Wednesday, June 22, 2011

It's Time to Start Freezing! The AC Ban Continues! Kholrabi Chips!

I know that many folks just don't have the time - or frankly the inclination - for canning or "putting up" as it used to be called.

But just remember, there's another, easier alternative and now is the time to get started!  The strawberries, sour cherries, cherries and blueberrries are gradually showing up at our Farmers' Markets.  Just imagine opening up a bag of lucious strawberries in December or February!  Or making Blueberry Pancakes with local, delicious, fresh tasting berries during a snow storm! You want to don't you?

It's not at all difficult.  You need some good quality quart sized freezer bags, a sharp knife, a couple of bowls, the berries, and just a little bit of time.

For Strawberries, all that you have to do is hull your strawberries (cut off the green top where it was attached to the vine), slice the strawberries either in half or in quarters - I don't like to do thin slices for freezing.  Fill your quart sized freezer bags (not storage, actual freezer bags - they protect much more effectively) with your cleaned and cut strawberry pieces, write the contents and the date on the bag and freeze.  They will defrost quickly when you remove them from the freezer and they will have a bit more liquid to them from the freezing process.  We have used them for pancakes, cakes, syrups, all sorts of recipes and for cocktails.  They are delicious and in the middle of winter an unspeakable treat! 

We do pretty much the same thing with Blueberries, Cherries, and Sour Cherries.  When Peaches are in we do can some in their own juices, but we also freeze wedges of Peaches.  These are wonderful for cocktails and sauces.  Seared duck breast with a reduced peach sauce is a favorite cold weather recipe for us.

The Berries are at the Markets now.  Don't hesitate.  Stock up!  The ones you freeze will be far and away superior in every way to any you buy from agri-business in a stupermarket freeezer section!

And speaking of Freezing, I have had queries from some of you inquiring as to whether we are "still" holding off on using our central air conditioning.  The short answer - "Yes we are!".  We keep the blinds down half way and the windows open all over the house during the day and use fans on all of our three floors - our basement, even though it's "finished" is always cool; one of the joys of a very old house!  One of the keys is that we spend lots of time outside in our garden - what we call our "outside living room" - this is such an important factor in keeping cool.  As a kid, I remember everyone on our block sitting out front on their open porches or just their stoops on summer evenings - they were cooling themselves down from the day.  If you can, dine in the garden or outside (lite, cold foods are in, of course), catch the evening breeze, do a little splashing if you can or even just spritz a bit with the hose - these will all serve to lower your body temperature as the sun goes down.  For sure, good fans are a must to successfully staying comfortable, so there is an investment to be made there, but it is far and away much cheaper - in both money, wear and tear on your body, and cost to the environment - than running air conditioners.  And, you will feel much better - really!  Sweating - as much as many of us hate the very idea of it - is good for us.  My much better half spends the day in office AC and she can't wait to get out of it at the end of the day- so while it is an adjustment, it has proven to be a real permanent change for us. To be honest, we lived in AC from late Spring to Fall every year for years - now we walk in somewhere and look at each other and know we are both thinking, "it's cold in here"!  If your health isn't affected by learning to adjust to heat during the day, it's worth a shot!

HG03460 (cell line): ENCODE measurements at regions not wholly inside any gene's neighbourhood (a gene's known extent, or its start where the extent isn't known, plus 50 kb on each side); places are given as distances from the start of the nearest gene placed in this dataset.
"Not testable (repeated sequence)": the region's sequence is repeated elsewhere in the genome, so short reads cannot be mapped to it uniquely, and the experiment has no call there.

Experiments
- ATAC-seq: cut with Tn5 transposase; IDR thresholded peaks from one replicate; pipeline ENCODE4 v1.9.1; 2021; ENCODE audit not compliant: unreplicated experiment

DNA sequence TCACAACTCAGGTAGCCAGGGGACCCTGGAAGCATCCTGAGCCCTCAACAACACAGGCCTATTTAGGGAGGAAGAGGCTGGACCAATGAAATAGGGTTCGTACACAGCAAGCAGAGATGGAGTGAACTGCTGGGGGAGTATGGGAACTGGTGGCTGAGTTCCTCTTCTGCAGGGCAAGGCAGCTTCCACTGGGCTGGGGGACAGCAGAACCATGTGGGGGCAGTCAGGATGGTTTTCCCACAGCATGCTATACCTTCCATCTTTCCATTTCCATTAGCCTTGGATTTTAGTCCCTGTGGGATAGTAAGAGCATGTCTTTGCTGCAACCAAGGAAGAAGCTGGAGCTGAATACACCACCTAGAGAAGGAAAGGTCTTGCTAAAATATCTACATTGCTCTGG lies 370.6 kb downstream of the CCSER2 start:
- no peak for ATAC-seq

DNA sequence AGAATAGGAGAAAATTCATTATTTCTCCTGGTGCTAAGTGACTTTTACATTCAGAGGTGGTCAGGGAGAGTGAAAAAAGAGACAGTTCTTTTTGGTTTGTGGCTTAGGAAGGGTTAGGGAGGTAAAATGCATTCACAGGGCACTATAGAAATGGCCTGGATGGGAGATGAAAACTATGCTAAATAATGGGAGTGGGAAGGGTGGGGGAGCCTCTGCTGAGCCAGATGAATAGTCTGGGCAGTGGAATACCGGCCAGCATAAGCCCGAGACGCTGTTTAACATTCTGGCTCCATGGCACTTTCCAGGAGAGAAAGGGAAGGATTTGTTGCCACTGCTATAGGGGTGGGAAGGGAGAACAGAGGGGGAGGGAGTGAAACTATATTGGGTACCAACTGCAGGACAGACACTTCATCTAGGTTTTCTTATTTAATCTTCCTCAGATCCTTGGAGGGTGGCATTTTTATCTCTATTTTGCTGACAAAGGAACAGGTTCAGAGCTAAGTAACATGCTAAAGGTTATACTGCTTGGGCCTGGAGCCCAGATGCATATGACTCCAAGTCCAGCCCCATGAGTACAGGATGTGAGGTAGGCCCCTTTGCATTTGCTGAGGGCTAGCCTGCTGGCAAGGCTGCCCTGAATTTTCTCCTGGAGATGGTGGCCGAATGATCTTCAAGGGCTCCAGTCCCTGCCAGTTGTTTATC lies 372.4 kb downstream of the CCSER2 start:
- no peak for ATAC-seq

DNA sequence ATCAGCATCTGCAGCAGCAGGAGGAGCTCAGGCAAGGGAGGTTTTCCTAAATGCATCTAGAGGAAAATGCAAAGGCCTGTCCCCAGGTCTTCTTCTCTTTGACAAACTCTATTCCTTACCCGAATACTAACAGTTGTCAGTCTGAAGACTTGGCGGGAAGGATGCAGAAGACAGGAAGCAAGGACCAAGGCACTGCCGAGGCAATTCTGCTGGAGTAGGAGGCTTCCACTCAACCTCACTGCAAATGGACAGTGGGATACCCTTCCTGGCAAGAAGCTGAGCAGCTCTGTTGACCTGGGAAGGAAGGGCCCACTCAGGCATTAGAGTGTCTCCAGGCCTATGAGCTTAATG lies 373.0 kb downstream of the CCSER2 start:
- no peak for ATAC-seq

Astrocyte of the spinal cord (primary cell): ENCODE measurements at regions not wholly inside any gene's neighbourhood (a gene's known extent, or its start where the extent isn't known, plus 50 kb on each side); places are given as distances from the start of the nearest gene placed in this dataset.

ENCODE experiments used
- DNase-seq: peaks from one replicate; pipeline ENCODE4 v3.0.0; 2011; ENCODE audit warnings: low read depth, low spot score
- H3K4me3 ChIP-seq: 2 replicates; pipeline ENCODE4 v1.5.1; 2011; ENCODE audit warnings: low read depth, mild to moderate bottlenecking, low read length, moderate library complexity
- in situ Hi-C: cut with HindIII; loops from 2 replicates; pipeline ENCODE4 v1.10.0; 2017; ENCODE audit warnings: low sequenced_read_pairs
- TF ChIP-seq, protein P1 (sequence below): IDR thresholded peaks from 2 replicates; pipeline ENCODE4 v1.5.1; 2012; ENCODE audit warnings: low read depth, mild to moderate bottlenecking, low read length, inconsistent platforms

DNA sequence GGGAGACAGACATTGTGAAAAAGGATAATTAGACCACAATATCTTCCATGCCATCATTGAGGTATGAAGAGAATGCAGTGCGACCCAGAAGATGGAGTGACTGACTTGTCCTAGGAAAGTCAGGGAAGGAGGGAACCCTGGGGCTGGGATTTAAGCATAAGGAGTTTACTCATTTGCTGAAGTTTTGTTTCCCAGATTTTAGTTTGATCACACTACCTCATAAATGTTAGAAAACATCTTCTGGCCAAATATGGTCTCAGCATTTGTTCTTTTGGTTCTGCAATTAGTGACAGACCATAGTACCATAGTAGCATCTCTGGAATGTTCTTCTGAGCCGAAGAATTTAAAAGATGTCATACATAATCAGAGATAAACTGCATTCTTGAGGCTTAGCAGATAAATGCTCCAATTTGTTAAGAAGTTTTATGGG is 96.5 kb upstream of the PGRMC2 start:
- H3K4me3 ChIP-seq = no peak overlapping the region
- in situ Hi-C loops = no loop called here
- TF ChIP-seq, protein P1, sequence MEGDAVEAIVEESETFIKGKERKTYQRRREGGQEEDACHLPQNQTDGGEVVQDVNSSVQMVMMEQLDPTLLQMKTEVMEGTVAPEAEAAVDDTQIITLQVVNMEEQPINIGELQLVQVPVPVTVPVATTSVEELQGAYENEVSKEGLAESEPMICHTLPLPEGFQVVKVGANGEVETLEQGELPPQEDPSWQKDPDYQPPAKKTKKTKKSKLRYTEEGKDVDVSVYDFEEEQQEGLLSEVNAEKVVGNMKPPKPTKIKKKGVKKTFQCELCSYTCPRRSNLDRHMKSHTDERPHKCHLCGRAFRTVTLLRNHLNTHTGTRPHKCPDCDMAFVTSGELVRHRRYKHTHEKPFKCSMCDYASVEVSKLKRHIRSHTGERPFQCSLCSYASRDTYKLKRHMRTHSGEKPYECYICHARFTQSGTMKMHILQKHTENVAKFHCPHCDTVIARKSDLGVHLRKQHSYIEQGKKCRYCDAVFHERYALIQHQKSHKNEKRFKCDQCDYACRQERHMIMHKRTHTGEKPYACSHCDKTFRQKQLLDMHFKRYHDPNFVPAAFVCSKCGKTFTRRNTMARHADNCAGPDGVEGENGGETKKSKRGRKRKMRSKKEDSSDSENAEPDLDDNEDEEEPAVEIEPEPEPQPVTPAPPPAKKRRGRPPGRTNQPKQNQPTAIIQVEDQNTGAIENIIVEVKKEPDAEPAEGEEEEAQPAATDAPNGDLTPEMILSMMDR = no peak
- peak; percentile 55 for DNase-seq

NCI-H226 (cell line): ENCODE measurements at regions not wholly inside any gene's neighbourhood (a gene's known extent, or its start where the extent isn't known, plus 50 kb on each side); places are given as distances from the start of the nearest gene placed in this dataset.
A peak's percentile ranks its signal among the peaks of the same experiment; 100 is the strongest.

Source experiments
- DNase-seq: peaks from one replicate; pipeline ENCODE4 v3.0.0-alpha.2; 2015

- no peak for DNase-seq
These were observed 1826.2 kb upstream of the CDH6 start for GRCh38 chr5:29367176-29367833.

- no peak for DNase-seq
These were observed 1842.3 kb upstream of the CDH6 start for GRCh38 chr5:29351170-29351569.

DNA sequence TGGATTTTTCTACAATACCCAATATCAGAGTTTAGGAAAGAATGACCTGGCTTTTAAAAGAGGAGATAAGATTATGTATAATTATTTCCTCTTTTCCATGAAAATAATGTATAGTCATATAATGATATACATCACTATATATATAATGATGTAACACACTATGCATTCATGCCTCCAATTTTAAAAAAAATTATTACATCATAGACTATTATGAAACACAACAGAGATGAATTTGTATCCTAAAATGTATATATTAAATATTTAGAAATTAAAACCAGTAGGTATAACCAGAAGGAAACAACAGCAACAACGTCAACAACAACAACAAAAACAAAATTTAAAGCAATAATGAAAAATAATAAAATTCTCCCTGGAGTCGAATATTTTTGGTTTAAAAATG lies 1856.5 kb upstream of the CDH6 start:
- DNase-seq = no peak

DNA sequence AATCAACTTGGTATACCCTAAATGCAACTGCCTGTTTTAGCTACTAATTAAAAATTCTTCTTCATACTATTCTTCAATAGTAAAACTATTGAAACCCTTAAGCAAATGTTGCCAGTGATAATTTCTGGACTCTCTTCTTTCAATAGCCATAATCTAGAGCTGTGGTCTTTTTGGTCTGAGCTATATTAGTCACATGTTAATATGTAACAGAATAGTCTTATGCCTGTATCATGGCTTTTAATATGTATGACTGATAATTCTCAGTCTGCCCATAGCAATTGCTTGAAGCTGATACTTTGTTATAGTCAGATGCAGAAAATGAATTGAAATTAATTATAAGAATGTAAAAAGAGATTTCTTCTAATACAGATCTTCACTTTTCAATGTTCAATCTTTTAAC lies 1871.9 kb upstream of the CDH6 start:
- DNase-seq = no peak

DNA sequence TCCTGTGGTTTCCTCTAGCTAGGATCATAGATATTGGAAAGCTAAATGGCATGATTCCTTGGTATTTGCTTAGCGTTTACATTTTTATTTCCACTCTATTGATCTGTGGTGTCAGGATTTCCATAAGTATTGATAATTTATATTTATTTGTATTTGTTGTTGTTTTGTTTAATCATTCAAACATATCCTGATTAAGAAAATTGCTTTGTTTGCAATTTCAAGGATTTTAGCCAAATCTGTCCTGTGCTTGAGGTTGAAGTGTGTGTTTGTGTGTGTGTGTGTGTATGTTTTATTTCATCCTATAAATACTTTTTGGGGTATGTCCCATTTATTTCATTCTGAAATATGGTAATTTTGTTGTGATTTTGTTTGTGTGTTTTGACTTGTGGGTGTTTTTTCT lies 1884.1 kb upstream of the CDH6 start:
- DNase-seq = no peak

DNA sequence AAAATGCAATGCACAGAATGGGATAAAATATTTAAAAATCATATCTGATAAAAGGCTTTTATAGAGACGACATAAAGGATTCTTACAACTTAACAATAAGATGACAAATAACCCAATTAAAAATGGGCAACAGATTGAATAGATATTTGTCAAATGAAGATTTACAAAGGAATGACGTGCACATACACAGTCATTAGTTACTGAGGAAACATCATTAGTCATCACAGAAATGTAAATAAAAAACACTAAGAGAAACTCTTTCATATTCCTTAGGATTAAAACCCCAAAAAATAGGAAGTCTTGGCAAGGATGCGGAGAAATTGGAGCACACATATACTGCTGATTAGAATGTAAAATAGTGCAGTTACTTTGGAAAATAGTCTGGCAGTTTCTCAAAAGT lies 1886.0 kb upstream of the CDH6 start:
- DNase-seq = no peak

Prepping Fresh Local Strawberries for the Freezer

This is so simple and actually a healthy alternative to traditional chips.  When it's not too hot to fire up your oven for a few minutes, these are a wonderful and different snack!


Kohlrabi Chips

We have used both the green and the purple Kohlrabi - it's in the Farmers Markets now.

Preheat your oven to 425 degrees
Use a Mandoline or the thin slicer wheel on your food processor or a very, very sharp knife if your knife skills are very, very good,  and slice the "ball" part of the Kohlrabi into the thinnest chip like slices possible.

Spread them out on parchment paper on a cookie sheet; put them in the oven and stay right there!  Depending on their size and thickness, they will cook up quickly. 
You will end up doing multiple trays - unless you have a really big oven.

Pull the chips out when the chip edges are crinkled and brown; sprinkle with sea salt; let them rest a bit  and toss them into a basket. As you make these more you will come up with other flavorings - like curry powder, sweet pimienton, etc.

They are delicious by themselves, with cheese, with dips - in any way you would use chips.


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